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Maladaptive daydreaming: when fantasizing becomes compulsive

Maladaptive daydreaming has the same effect as an addiction Foto di Juan Pablo Serrano Arenas on Pexels

Maladaptive daydreaming (MD), also known as excessive daydreaming1 is a psychopathological condition characterized by “Extensive fantasy activity that substitutes for human interaction and/or interferes with academic, interpersonal, or occupational functioning“.2
It is a true form of behavioral addiction, a spectrum of conditions only recently included in the list of official psychiatric diagnoses.3
The difference between maladaptive daydreaming and simple daydreaming, in fact, lies precisely in the addiction to the behavior. The daydreamer cannot do without his fantasies, to the point of reacting angrily if he is deprived or interrupted by them.

Table of Contents

Maladaptive daydreaming diagnosis

The identification of maladaptive daydreaming is relatively recent: the first to recognize it was Prof. Eli Somer in 2002.4 To date, maladaptive daydreaming is still not included in the list of recognized disorders within the Diagnostic and Statistical Manual of Mental Disorders.5
It was Prof. Somer himself, in 2016, who proposed the MDS-16 test, still in use today, to diagnose the disorder (Somer 2016).6
MSD-16 is a 16-point self-diagnosis which can be downloaded here as a pdf.
The self-diagnostic modality, often criticized in medicine, is, however, acceptable in excessive daydreaming because, unlike other disorders, such as schizophrenia, daydreamers are aware of their malaise, and able to recognize it.7

Maladaptive Daydreaming symptomatology

The common traits of maladaptive daydreaming are 3:8

  1. Difficulty in controlling the desire to fantasize. While sometimes subjects slip into daydreaming unconsciously, such as when trying to focus on something else, more often than not it is a voluntary activity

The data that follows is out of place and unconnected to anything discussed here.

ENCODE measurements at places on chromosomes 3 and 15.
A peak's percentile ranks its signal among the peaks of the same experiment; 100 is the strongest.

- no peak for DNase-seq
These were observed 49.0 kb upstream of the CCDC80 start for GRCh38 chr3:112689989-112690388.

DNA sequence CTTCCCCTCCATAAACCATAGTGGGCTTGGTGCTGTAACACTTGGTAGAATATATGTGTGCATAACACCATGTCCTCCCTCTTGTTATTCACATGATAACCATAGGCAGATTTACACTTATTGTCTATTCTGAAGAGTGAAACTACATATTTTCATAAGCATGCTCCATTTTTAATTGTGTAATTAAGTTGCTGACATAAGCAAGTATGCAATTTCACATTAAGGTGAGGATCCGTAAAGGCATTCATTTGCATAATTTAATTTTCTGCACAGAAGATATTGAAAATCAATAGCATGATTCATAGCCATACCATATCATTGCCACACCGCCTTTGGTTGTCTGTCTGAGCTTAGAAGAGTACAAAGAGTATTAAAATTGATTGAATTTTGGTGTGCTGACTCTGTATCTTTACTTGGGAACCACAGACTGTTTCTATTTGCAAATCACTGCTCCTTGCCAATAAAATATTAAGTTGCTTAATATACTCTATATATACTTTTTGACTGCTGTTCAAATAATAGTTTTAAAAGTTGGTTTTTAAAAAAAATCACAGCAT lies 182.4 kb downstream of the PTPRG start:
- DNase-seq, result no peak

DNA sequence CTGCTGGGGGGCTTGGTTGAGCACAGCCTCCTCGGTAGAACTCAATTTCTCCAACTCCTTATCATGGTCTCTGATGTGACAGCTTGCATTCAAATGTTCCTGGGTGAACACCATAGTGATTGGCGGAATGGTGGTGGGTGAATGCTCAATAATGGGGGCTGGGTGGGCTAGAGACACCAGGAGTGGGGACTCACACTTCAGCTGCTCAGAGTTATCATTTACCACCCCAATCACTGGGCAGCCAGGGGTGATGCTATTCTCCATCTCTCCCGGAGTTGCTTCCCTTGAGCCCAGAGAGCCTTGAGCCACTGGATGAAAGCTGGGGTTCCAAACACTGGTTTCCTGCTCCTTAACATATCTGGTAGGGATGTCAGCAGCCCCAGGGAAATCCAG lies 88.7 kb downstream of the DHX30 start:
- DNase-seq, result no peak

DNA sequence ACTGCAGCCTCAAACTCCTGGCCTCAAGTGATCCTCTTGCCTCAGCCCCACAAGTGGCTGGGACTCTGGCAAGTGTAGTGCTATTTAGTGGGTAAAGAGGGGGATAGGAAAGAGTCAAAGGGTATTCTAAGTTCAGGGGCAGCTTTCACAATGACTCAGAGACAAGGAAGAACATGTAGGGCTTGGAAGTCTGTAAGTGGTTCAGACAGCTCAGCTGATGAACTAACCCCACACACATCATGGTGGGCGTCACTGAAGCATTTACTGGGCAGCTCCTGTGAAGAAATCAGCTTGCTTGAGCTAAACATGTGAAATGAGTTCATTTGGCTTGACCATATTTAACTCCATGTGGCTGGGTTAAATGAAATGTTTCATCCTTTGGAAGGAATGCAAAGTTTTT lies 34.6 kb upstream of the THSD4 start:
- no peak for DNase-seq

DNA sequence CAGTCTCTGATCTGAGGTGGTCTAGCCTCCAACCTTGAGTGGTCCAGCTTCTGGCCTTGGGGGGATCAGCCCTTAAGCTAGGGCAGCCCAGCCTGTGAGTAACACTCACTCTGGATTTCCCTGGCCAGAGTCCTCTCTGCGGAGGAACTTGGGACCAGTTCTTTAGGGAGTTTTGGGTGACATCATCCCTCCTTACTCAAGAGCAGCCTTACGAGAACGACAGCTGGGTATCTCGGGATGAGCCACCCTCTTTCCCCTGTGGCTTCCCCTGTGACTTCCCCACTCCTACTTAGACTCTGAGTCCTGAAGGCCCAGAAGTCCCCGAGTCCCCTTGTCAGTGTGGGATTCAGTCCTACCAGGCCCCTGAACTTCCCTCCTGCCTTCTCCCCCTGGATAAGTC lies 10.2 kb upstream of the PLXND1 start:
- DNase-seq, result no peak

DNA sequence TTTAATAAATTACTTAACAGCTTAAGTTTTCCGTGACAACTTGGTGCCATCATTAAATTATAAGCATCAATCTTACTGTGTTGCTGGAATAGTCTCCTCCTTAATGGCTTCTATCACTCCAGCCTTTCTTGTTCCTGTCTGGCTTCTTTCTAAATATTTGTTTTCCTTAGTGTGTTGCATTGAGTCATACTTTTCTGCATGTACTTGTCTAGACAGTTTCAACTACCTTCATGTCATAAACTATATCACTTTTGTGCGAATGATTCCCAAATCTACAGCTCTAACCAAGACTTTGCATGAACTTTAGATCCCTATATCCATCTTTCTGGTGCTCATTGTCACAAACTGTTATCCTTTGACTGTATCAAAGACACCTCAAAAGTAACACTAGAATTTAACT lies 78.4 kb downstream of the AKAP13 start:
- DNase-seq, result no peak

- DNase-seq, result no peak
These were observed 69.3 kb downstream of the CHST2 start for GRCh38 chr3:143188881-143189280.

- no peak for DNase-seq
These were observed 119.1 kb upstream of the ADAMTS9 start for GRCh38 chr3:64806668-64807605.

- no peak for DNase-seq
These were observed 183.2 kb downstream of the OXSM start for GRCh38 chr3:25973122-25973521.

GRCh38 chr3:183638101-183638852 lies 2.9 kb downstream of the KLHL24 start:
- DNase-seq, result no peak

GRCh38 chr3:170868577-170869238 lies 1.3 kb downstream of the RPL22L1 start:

2. Concern that the amount of time spent fantasizing is such that it will impair social life
  3. Intense shame and willingness to keep this behavior hidden from others

In one study, 79% of participants reported manifesting kinaesthetic activity during dreaming, which is not surprising given that moving helps make imagination more vivid. Movement can either be the trigger or manifest during reverie.910

Another MD-related activity is listening to music.11

An interesting factor is that the majority of those affected by excessive daydreaming appear to be female.
This fact, however, according to Valeria Franco, president of the association “Maladaptive Daydreaming Italia,” could be due to the greater propensity of women to seek help in case of psychological distress.
A typical case of maladaptive daydreaming, Dr. Franco continues, is the following: a girl likes a boy but, rather than starting a relationship, she locks herself away, imagining what it would be like to be with him. Gradually, the fantasy takes shape, occupies more and more space in daily life, and comes to compromise the normal flow of activity.

MD Causes

As already mentioned in the “Diagnosis” section, maladaptive daydreaming is not yet included in the handbook of pathologies officially recognized as psychiatric disorders. There are two main reasons for this: